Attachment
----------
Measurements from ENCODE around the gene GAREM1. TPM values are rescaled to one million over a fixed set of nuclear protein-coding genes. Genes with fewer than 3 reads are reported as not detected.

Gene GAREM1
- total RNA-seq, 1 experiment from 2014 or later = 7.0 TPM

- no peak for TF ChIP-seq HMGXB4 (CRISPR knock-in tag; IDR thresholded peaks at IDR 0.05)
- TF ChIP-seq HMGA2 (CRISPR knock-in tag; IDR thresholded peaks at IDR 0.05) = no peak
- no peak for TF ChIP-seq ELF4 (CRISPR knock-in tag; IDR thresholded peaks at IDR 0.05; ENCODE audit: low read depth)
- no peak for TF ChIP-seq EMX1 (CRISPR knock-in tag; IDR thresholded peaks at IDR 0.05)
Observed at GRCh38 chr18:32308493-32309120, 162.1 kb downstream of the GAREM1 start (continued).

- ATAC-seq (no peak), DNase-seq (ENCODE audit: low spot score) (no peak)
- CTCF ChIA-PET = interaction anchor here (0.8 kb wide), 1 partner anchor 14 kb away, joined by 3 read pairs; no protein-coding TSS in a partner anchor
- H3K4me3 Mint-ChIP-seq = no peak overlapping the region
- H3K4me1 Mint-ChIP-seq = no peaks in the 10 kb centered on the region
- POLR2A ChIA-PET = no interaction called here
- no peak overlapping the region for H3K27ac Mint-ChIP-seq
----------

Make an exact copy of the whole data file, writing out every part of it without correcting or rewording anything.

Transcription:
Measurements from ENCODE around the gene GAREM1. TPM values are rescaled to one million over a fixed set of nuclear protein-coding genes. Genes with fewer than 3 reads are reported as not detected.

Gene GAREM1
- total RNA-seq, 1 experiment from 2014 or later = 7.0 TPM

- no peak for TF ChIP-seq HMGXB4 (CRISPR knock-in tag; IDR thresholded peaks at IDR 0.05)
- TF ChIP-seq HMGA2 (CRISPR knock-in tag; IDR thresholded peaks at IDR 0.05) = no peak
- no peak for TF ChIP-seq ELF4 (CRISPR knock-in tag; IDR thresholded peaks at IDR 0.05; ENCODE audit: low read depth)
- no peak for TF ChIP-seq EMX1 (CRISPR knock-in tag; IDR thresholded peaks at IDR 0.05)
Observed at GRCh38 chr18:32308493-32309120, 162.1 kb downstream of the GAREM1 start (continued).

- ATAC-seq (no peak), DNase-seq (ENCODE audit: low spot score) (no peak)
- CTCF ChIA-PET = interaction anchor here (0.8 kb wide), 1 partner anchor 14 kb away, joined by 3 read pairs; no protein-coding TSS in a partner anchor
- H3K4me3 Mint-ChIP-seq = no peak overlapping the region
- H3K4me1 Mint-ChIP-seq = no peaks in the 10 kb centered on the region
- POLR2A ChIA-PET = no interaction called here
- no peak overlapping the region for H3K27ac Mint-ChIP-seq